Monday, November 4, 2013

Leshan Giant Buddha

Back to China posting! The final leg of our journey was to the south to Chengdu. We got in late on Thursday, which was a holiday, Autumn Festival, where people give each other moon cakes, even though I kept calling them moon pies, which are more tasty than moon cakes. That was a long sentence. 

Just a mere two hours outside of Chengdu is Leshan, where there's a ginormous Buddha relief sculpture carved into the side of a cliff. We went to it on Friday. 

We made a major mistake in (1) going on a holiday weekend and (2) passing up the private car for the public bus. If you are going to travel more than one hour in distance in China, take a private car. They're not that much more expensive, and it's worth the comfort and ease. You can negotiate a price before you get in the car too. 

After two hours in a dirty charter bus with some weird Chinese movie playing where people were getting tortured and killed, we arrived in Leshan. Then we had to take the city bus to the giant Buddha site. 

We ate lunch across the street, then bought our tickets. This was the entrance. I kinda felt like we were in Chinese Jurassic Park. 

The entrance had a huge patio, so Daisy enjoyed walking around. 

We took some pictures in front of the river (which river? I can't remember) before heading into the park. 

There's a mild hike to get to the giant Buddha. Along the way there are smaller statues, including this cool tiger. 

I carried Daisy on my back in the ergo carrier. We didn't bring the stroller to Leshan, and that was a big win. There are WAY too many stairs for a stroller. 

When we reached the top of the mountain and walked through the arches, we saw the top of Buddha's head. Those are people next to his eyebrows. He's giant. 

Because it was a holiday, there were TONS of people there. Our friend who lives in Chengdu said that it took him about two hours to do the entire giant Buddha experience. In two hours of waiting in line, we hadn't even gotten to the to the point where we could descend the stairs to the bottom of the cliff. 

While we waited in a Disney-like switchback line, Daisy was entertained by Angela's beautiful hair and by all of her many fans. If we held her up, then everyone in line took pictures of her. If we put her on the ground, then only the people in front of took pictures of her. 

It was crowded. 

Chinese people have no concept of "personal bubble." If there is an empty space, they will fill it in. This is not out of ambition to cut in line, as much as it seems common sense to them to fill all empty spaces. We foreigners had to use elbows and wide stances to create enough space for Daisy to stand and breathe at our feet. 

So many people, so little personal space, but you can see they love Daisy. 

We descended very steep stairs all along the side of a cliff. The entire time I was envisioning dominoes of people falling down the stairs. 

It was steep, but the railing was taller than me, so I felt pretty secure. 

A view from the bottom of the stairs we descended.
When we finally reached the bottom, we weren't even sure if we cared anymore. It had been almost three hours of waiting in jammed-packed lines. The only good thing at the bottom was that there was plenty of space to walk around.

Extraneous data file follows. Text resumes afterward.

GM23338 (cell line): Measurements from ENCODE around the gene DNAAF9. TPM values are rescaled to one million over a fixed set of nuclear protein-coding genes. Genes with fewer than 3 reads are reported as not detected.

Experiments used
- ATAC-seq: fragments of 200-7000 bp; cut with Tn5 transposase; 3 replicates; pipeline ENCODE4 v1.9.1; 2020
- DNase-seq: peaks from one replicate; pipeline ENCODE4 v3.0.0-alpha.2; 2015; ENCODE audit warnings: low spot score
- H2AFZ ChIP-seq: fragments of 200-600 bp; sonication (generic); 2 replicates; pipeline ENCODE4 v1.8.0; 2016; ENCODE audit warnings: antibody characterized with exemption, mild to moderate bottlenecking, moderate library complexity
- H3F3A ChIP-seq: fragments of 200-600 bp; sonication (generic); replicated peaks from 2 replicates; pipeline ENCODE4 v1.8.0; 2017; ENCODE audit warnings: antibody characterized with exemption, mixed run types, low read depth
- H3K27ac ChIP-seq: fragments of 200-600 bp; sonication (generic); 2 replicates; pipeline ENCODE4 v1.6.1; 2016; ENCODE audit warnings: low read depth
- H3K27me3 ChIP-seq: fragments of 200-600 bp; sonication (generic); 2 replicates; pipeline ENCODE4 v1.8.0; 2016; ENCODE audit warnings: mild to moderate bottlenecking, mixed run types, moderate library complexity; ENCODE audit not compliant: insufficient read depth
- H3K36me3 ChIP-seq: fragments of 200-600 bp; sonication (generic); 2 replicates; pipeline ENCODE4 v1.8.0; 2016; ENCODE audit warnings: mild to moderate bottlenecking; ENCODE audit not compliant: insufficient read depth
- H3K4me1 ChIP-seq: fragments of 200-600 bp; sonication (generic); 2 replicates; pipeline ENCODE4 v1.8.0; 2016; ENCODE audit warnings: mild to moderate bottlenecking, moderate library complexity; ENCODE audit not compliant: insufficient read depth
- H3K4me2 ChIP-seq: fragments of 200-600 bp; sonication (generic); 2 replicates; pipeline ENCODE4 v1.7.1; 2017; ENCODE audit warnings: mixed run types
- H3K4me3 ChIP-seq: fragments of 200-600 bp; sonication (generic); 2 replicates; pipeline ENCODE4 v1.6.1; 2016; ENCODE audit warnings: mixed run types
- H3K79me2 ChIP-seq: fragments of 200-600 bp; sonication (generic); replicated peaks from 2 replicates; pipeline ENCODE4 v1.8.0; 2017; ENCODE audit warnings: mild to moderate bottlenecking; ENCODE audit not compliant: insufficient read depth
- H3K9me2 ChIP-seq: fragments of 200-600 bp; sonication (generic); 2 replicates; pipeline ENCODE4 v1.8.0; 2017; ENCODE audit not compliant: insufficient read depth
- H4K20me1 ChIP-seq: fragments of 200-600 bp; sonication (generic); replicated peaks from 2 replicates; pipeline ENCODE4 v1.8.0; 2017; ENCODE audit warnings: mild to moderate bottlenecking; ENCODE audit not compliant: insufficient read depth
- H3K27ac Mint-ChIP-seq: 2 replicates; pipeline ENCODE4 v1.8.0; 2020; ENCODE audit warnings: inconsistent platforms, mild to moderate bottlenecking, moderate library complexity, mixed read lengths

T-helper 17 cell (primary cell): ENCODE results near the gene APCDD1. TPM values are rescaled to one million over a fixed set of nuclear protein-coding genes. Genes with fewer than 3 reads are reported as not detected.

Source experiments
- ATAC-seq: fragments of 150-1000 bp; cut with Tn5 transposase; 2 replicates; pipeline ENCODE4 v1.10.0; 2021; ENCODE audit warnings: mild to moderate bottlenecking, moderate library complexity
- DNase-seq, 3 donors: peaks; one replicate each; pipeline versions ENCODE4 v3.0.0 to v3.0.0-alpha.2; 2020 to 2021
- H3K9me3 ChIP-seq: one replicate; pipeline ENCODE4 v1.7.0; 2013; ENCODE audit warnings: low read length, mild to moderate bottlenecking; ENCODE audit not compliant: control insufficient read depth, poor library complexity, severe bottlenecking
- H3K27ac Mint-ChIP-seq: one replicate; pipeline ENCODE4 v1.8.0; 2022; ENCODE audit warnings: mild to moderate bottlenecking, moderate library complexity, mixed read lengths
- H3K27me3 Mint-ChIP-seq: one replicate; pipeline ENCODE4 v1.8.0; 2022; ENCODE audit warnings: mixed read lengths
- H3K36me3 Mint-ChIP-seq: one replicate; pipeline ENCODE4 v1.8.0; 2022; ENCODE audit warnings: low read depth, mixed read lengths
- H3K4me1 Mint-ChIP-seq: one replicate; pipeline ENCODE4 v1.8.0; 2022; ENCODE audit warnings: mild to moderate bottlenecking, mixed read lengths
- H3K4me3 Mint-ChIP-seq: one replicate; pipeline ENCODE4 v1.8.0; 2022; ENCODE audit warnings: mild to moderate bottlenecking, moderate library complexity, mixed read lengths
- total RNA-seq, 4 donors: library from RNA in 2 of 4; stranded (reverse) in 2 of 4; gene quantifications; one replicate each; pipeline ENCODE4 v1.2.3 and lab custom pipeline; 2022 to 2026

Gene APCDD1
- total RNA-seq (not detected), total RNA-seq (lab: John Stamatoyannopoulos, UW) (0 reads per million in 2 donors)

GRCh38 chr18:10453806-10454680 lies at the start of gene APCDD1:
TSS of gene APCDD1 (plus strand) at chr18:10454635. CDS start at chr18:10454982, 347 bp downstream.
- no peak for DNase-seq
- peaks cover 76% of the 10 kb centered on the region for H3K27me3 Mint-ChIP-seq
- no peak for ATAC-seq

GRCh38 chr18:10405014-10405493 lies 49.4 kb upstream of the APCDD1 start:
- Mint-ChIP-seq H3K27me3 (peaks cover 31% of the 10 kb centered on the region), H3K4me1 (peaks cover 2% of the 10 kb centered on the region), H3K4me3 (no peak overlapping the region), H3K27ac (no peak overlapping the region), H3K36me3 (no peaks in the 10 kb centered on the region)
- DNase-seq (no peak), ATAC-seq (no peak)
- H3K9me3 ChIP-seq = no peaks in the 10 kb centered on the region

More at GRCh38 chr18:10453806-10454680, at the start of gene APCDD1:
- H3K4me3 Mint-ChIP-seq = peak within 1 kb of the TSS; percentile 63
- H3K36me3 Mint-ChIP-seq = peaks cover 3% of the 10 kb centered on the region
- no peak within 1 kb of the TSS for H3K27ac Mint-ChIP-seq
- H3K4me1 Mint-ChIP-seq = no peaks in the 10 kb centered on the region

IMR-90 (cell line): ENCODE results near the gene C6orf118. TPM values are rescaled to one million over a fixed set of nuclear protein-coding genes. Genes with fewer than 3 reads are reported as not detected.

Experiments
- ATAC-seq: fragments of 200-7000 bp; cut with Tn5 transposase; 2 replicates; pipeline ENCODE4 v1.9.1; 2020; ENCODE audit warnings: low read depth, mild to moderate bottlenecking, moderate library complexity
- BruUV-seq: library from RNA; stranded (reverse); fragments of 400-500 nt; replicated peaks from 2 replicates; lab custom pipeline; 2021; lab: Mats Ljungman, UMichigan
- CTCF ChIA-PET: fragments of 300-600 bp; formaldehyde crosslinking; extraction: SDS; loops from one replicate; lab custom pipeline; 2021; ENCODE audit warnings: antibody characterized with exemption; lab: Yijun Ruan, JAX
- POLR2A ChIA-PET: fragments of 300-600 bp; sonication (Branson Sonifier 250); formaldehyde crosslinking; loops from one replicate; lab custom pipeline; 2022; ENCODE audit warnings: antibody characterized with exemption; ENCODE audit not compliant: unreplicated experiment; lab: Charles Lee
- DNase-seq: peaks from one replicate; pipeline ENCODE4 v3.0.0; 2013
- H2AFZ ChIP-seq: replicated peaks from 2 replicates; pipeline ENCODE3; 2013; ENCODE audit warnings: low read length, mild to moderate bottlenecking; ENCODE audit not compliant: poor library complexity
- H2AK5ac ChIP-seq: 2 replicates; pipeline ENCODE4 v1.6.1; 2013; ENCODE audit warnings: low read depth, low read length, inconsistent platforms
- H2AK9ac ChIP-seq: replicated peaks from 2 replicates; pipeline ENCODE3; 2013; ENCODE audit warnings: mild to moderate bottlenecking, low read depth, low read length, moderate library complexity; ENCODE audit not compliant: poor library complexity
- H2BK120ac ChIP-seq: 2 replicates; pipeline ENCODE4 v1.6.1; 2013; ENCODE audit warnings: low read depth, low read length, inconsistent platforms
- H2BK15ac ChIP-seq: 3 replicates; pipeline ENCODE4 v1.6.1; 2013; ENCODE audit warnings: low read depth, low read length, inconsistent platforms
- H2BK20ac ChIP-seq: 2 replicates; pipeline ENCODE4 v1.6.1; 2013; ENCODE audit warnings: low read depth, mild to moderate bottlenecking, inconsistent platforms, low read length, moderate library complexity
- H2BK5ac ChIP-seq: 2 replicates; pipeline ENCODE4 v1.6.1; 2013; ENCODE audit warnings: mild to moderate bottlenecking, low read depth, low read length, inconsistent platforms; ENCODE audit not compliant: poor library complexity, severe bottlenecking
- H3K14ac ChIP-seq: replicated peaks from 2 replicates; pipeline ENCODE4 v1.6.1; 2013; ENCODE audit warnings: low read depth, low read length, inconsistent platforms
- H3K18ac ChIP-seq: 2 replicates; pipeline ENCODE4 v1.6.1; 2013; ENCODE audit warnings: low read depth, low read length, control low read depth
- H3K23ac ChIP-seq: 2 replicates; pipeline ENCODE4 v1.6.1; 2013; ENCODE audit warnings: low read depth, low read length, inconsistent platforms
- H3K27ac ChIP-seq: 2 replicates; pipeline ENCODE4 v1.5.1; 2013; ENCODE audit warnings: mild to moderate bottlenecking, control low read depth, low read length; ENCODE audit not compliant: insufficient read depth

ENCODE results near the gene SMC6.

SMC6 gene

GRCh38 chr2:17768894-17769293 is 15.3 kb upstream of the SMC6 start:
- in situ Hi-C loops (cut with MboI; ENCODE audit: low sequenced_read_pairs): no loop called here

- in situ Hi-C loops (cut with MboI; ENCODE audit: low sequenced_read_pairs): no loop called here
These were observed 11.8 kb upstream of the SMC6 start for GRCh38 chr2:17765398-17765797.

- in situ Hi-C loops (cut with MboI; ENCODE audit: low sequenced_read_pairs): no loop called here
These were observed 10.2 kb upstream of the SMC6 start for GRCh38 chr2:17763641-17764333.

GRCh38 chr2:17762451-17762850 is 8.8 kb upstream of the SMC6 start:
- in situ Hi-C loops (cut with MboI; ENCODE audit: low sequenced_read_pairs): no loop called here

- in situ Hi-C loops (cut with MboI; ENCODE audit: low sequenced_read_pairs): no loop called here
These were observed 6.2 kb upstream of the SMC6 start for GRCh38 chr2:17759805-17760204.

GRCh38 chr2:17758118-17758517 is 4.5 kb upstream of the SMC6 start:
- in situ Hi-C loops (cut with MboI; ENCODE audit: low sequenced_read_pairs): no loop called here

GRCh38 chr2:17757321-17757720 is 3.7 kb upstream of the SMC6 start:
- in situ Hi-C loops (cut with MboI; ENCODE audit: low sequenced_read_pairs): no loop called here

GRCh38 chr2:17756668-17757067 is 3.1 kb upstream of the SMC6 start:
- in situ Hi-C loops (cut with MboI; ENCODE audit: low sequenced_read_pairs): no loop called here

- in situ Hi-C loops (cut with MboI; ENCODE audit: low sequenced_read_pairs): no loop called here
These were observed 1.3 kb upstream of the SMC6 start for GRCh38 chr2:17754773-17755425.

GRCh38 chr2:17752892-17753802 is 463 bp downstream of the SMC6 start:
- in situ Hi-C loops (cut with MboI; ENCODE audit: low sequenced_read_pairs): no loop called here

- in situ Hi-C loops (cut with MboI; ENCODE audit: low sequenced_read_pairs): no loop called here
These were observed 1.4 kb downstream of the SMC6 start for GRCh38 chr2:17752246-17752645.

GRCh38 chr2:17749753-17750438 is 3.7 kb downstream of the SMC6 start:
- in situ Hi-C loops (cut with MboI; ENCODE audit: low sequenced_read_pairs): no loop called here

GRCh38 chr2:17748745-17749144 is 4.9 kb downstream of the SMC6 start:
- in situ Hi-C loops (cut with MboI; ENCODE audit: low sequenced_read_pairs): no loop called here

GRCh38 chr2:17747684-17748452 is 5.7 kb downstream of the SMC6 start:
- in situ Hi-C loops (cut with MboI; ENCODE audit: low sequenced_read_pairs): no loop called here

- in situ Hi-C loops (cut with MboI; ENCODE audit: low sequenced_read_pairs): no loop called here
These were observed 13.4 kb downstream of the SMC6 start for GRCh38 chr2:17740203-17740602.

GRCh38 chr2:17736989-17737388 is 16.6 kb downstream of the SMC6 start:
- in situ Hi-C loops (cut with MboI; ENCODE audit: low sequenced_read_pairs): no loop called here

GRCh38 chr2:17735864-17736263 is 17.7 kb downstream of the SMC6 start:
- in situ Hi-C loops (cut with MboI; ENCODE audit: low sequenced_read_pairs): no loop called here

After I recovered from near claustrophobia, I was pretty taken back by the size of the statue. We theorized how the monks carved him out, but it all happened so long ago, that there's no real way to know. It was incredible to be able to witness another thing that had been around for hundreds of years, even possibly thousands (like the terra cotta warriors and the great wall). My mind can't even believe it. 

The only bad thing about being at the bottom is that we had to climb out the other side. It's like canyon hiking: all the work is on the second half. All the stairs I climbed in preparation for our trip and during our trip was conditioning for that moment of climbing out of the Leshan Buddha monument thing with Daisy on my back. It was an incredible workout. 

Another view from the top on the exit side. 

We rode the city bus back to the bus station, then had to wait 40 minutes until the next bus back to Chengdu. We ended up getting in late, but went out for a late dinner with our friends anyways, because we were only with them for a couple days. 

Basically, Leshan was very tiring and taxing on our foreign nerves, but in retrospect, it was one of the most incredible things I have ever seen. The climate was also very pleasant and cool, and the park was beautiful. I would recommend it, but under certain conditions: 

Travel Tips and Takeaways:

1. Take a private car from Chengdu. If we had gone private, the driver would have driven us straight to the giant Buddha park and waited for us to take us home. She would have been on our time, and we wouldn't have had to ride in a dirty, crowded bus. Daisy could have slept in the middle of us in the back seat. 

2. Don't bring a stroller. This excursion had more stairs than the Forbidden City. There's NO way we could have used a stroller. We would have carried it folded up the entire time. 

3. Don't go on a holiday. Our friend went on a regular day, and he did the entire part in a couple hours, which leaves time to enjoy the city of Leshan and even possibly climb the mountain there. It took us about four hours in the park and three hours of travel each way, so we're talking a 10-hour day just doing the Buddha and lunch. 

4. Take the stairs. There's a boat option that we wondered if we should have taken, but you are prevented from seeing the Buddha up close, and it's definitely worth the hike to see it so well. 

Bonus video: Here's our reactions after the descent: 

Update: Here's the wiki page if you want more information: Leshan Giant Buddha on Wikipedia.

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